Thursday 13th May, 2021

THE DOUBLE BASSIST AND THE LUTHIER

In the Hunter Valley of NSW, AYO musician Ayrton Gilbert spends half of his time practising and playing double bass and the other half in a workshop making them. With a fascination for its power and sound, and a keen eye as a carpenter, he devotes his life to the instrument. Read more about this jack-of-all-trades and his career as both a musician and a luthier.


When did you start playing the double bass?

The double bass lit up my world when I was just four years old but, as I was so small and it was so big, I couldn’t start playing until I turned nine.

Where do you think your passion for double bass comes from? Why do you play?

My interest in double bass was inspired by a family friend who played with my parents in a jazz ensemble. Ever since I was young, I was surrounded by the rich deep sound of the bass, and to this day I still love it. Every time I pick it up to play, I feel warm and full. When I’m surrounded by other musicians, like those at AYO, all my feelings are brought forth for the music and the instrument.



What was your favourite piece of repertoire you just performed at AYO Autumn Music Camp?

My favourite piece at Autumn Music Camp would have to be Gran’s Baden Baden Potpourri double bass quartet, which was part of the Chamber Music Concert Series. As per tradition, the double bass quartets are always meant to be fun for the players and audience alike, and this year was no exception. Connor, Julia, Luca and I had a great time rising to the occasion and feeling the pressure of our audience of peers but enjoying the rare spotlight on stage, which we took full advantage of.

Tell me about your business as a Double Bass Luthier, how did this begin and why?

My career as a double bass luthier began in 2019 when I went to Sydney in search of my first bass. I’d been renting double basses up until this point. A family friend put me in touch with Master Luthier, Neville Whitehead. He had a double bass all set up and ready for me to play when I got there, and I instantly knew from the first few notes that it was the right bass for me.


Neville Whitehead and Ayrton Gilbert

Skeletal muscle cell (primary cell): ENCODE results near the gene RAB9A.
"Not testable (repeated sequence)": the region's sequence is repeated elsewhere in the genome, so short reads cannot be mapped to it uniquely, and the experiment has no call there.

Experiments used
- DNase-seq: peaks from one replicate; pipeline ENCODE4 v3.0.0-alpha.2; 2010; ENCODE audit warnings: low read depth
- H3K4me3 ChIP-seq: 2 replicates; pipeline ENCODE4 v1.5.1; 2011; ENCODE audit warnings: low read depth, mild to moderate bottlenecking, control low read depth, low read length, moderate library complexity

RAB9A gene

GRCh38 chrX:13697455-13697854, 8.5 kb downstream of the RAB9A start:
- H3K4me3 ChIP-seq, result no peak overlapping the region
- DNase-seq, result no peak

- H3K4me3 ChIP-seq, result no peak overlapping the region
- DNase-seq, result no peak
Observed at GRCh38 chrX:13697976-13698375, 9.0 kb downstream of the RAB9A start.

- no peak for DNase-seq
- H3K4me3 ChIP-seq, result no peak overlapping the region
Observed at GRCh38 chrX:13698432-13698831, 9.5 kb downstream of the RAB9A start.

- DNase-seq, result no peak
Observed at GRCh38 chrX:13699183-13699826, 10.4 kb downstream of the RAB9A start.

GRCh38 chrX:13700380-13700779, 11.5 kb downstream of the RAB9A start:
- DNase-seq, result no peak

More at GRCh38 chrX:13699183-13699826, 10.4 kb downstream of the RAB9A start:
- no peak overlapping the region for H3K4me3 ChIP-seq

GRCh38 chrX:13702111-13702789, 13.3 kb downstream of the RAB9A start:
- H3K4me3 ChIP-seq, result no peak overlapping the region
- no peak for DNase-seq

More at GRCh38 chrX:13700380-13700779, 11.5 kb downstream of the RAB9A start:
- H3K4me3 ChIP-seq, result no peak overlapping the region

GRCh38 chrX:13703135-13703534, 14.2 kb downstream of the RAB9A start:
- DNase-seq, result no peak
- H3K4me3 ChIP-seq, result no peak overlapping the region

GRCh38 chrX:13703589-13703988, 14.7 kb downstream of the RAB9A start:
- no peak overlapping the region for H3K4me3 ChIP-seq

He had a room full of instruments which he had made that were sitting there peacefully but silently ageing, like fine wine. So, the following week I arranged with Neville to go down and play a few of them to start waking them up and to pull some sound out of them. Over the course of two to three months, I went down every weekend to play these incredible instruments. I became fascinated with how the sound opened up over the course of just a couple of hours and the power each and every bass had.

Through getting to know Neville and the conversations we had about the instruments, with time and dedication, I could see myself carrying on this great tradition. At the time, I was an apprentice carpenter so understandably I had a very keen eye on the workshop and all the tools within it. Neville and I kept talking about the idea of him teaching me, and then one day he said he was moving from the city and could teach me!




Where are you based?

I’ve been learning with Neville now for two years. We have a workshop in the Hunter Valley of NSW in a small town called Abermain where we both set up, repair, restore and make the finest double basses. We are a great team and I have learnt so much from him. We share all our ideas with each other, from bass making to how dinner should be cooked on a Wednesday night. These are about the hardest decisions we have to make together.

How does it feel combining your passions as a luthier and a double bassist?

Growing up I was always surrounded by carpenters and builders. Our house took quite a few years to build, and my grandpa was a builder too. I think this is what sparked my interest in woodworking—ever since I was young, I have had a vision of a workshop where I’d always have perfectly honed tools and everything in its place.

To now combine my love of woodworking and double bass playing with this ancient craft of instrument making is a dream come true. I feel like it’s what I was made to do and how my life is meant to be. To have such a great mentor and friend guiding me and teaching me his ways and ways of the greats before him means the world.